Hack the Box - Nest
Posted on June 6, 2020 • 7 minutes • 1396 words
Welcome back everyone. Today we are doing the Hack the Box machine Nest. This is listed as an Easy Windows machine. Let’s jump in!
As usual we start with our standard
nmap -sC -sV -p- -oA all_scan 10.10.10.178
Here are our results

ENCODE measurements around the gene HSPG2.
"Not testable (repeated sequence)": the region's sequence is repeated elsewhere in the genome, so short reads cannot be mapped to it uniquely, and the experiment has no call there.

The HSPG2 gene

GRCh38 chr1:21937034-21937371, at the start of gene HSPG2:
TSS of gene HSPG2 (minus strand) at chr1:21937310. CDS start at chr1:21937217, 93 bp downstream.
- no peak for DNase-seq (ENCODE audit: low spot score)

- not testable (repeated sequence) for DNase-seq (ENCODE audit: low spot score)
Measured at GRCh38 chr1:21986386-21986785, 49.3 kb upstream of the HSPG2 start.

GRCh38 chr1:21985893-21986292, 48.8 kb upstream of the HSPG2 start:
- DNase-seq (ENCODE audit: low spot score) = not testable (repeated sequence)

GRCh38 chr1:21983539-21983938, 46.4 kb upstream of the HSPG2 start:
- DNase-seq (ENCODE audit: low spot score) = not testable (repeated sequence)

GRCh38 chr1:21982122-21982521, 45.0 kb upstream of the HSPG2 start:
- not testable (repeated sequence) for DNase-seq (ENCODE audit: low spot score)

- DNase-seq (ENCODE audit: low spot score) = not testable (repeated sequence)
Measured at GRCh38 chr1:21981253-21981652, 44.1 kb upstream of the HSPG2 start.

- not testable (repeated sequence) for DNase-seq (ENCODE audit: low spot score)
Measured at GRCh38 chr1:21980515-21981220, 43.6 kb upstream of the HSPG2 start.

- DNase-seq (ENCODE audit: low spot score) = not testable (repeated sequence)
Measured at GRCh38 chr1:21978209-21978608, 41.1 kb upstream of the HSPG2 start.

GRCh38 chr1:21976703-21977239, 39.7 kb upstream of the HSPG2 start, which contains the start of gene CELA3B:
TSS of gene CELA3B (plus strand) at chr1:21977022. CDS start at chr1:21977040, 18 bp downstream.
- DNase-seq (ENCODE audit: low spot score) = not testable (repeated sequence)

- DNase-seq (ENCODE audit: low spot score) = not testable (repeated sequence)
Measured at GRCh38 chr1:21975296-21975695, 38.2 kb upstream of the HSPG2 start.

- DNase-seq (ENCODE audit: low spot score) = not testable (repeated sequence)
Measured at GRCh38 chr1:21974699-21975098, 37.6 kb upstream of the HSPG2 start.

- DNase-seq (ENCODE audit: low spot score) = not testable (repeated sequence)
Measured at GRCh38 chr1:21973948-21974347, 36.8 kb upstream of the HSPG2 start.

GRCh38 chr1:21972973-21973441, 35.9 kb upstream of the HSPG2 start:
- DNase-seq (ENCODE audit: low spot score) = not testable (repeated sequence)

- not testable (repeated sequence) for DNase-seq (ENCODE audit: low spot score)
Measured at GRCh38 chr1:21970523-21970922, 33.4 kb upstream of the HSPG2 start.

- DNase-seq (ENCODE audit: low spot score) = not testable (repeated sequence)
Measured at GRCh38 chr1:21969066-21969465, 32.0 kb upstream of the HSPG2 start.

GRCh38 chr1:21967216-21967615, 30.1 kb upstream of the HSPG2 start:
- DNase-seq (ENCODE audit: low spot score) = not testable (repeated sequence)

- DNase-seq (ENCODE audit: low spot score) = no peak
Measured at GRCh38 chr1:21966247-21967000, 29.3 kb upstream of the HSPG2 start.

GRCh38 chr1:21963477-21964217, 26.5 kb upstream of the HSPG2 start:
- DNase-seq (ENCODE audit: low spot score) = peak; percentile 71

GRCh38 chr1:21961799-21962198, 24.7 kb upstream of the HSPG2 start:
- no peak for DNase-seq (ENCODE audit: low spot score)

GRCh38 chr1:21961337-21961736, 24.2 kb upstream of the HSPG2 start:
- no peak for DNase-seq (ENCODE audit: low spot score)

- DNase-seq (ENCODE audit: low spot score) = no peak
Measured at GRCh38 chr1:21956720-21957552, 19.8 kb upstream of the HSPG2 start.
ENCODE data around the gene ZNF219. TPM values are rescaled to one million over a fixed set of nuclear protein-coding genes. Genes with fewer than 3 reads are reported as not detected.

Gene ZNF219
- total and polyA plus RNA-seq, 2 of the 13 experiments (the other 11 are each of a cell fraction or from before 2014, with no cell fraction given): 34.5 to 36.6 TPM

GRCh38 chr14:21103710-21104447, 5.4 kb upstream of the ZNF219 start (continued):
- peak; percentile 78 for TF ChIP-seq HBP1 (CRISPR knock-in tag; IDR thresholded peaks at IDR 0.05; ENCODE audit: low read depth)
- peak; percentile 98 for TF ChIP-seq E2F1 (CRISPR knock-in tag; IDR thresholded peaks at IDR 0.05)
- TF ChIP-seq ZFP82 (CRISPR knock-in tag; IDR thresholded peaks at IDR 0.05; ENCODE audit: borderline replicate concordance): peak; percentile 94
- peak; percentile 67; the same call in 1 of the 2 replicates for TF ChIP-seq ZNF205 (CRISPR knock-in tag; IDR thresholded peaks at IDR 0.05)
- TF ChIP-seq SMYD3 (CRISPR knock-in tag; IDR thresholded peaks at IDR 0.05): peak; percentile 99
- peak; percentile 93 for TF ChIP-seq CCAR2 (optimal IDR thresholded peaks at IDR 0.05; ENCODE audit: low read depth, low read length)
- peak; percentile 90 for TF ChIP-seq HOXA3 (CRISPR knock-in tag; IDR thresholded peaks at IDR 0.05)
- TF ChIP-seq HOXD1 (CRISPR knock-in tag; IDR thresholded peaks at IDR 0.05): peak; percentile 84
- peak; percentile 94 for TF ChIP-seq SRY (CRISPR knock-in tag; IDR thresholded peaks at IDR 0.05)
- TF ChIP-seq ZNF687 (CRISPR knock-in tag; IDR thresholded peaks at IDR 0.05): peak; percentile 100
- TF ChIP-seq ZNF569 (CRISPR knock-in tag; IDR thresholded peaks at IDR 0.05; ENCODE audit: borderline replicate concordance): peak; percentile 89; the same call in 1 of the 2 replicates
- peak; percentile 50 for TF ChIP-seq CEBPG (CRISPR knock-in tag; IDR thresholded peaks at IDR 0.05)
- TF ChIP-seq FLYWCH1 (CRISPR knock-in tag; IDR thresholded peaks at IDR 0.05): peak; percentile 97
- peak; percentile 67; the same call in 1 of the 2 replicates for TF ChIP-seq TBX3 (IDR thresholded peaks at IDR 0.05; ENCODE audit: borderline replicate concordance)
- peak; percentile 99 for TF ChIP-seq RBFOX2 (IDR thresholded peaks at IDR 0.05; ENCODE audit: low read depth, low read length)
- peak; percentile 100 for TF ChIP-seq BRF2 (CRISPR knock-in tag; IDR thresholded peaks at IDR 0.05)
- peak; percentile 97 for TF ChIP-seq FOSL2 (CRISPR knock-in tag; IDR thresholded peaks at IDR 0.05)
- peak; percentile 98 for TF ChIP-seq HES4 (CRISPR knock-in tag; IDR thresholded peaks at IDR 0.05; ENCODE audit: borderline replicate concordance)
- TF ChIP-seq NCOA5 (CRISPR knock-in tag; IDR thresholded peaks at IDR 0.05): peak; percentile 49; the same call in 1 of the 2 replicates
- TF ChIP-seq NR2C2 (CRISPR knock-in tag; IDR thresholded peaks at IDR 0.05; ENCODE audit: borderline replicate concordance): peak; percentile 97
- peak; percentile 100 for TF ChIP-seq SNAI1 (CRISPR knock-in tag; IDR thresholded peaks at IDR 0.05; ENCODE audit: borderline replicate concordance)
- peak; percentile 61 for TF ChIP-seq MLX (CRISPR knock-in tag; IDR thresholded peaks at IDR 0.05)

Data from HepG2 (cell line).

Host is up (0.058s latency). Not shown: 65533 filtered ports PORT STATE SERVICE VERSION 445/tcp open microsoft-ds? 4386/tcp open unknown | fingerprint-strings: | DNSStatusRequestTCP, DNSVersionBindReqTCP, NULL, RPCCheck: | Reporting Service V1.2 | GenericLines, GetRequest, HTTPOptions, RTSPRequest: | Reporting Service V1.2 | Unrecognised command | Help: | Reporting Service V1.2 | This service allows users to run queries against databases using the legacy HQK format | AVAILABLE COMMANDS --- | LIST | SETDIR <Directory_Name> | RUNQUERY <Query_ID> | DEBUG <Password> |_ HELP <Command> 1 service unrecognized despite returning data. If you know the service/version, please submit the following fingerprint at https://nmap.org/cgi-bin/submit.cgi?new-service : SF-Port4386-TCP:V=7.80%I=7%D=1/27%Time=5E2F054F%P=x86_64-pc-linux-gnu%r(NU SF:LL,21,"\r\nHQK\x20Reporting\x20Service\x20V1\.2\r\n\r\n>")%r(GenericLin SF:es,3A,"\r\nHQK\x20Reporting\x20Service\x20V1\.2\r\n\r\n>\r\nUnrecognise SF:d\x20command\r\n>")%r(GetRequest,3A,"\r\nHQK\x20Reporting\x20Service\x2 SF:0V1\.2\r\n\r\n>\r\nUnrecognised\x20command\r\n>")%r(HTTPOptions,3A,"\r\ SF:nHQK\x20Reporting\x20Service\x20V1\.2\r\n\r\n>\r\nUnrecognised\x20comma SF:nd\r\n>")%r(RTSPRequest,3A,"\r\nHQK\x20Reporting\x20Service\x20V1\.2\r\ SF:n\r\n>\r\nUnrecognised\x20command\r\n>")%r(RPCCheck,21,"\r\nHQK\x20Repo SF:rting\x20Service\x20V1\.2\r\n\r\n>")%r(DNSVersionBindReqTCP,21,"\r\nHQK SF:\x20Reporting\x20Service\x20V1\.2\r\n\r\n>")%r(DNSStatusRequestTCP,21," SF:\r\nHQK\x20Reporting\x20Service\x20V1\.2\r\n\r\n>")%r(Help,F2,"\r\nHQK\ SF:x20Reporting\x20Service\x20V1\.2\r\n\r\n>\r\nThis\x20service\x20allows\ SF:x20users\x20to\x20run\x20queries\x20against\x20databases\x20using\x20th SF:e\x20legacy\x20HQK\x20format\r\n\r\n---\x20AVAILABLE\x20COMMANDS\x20--- SF:\r\n\r\nLIST\r\nSETDIR\x20<Directory_Name>\r\nRUNQUERY\x20<Query_ID>\r\ SF:nDEBUG\x20<Password>\r\nHELP\x20<Command>\r\n>"); Host script results: |_clock-skew: 1m15s | smb2-security-mode: | 2.02: |_ Message signing enabled but not required | smb2-time: | date: 2020-01-27T15:46:54 |_ start_date: 2020-01-27T15:39:54 Service detection performed. Please report any incorrect results at https://nmap.org/submit/ . Nmap done: 1 IP address (1 host up) scanned in 342.74 seconds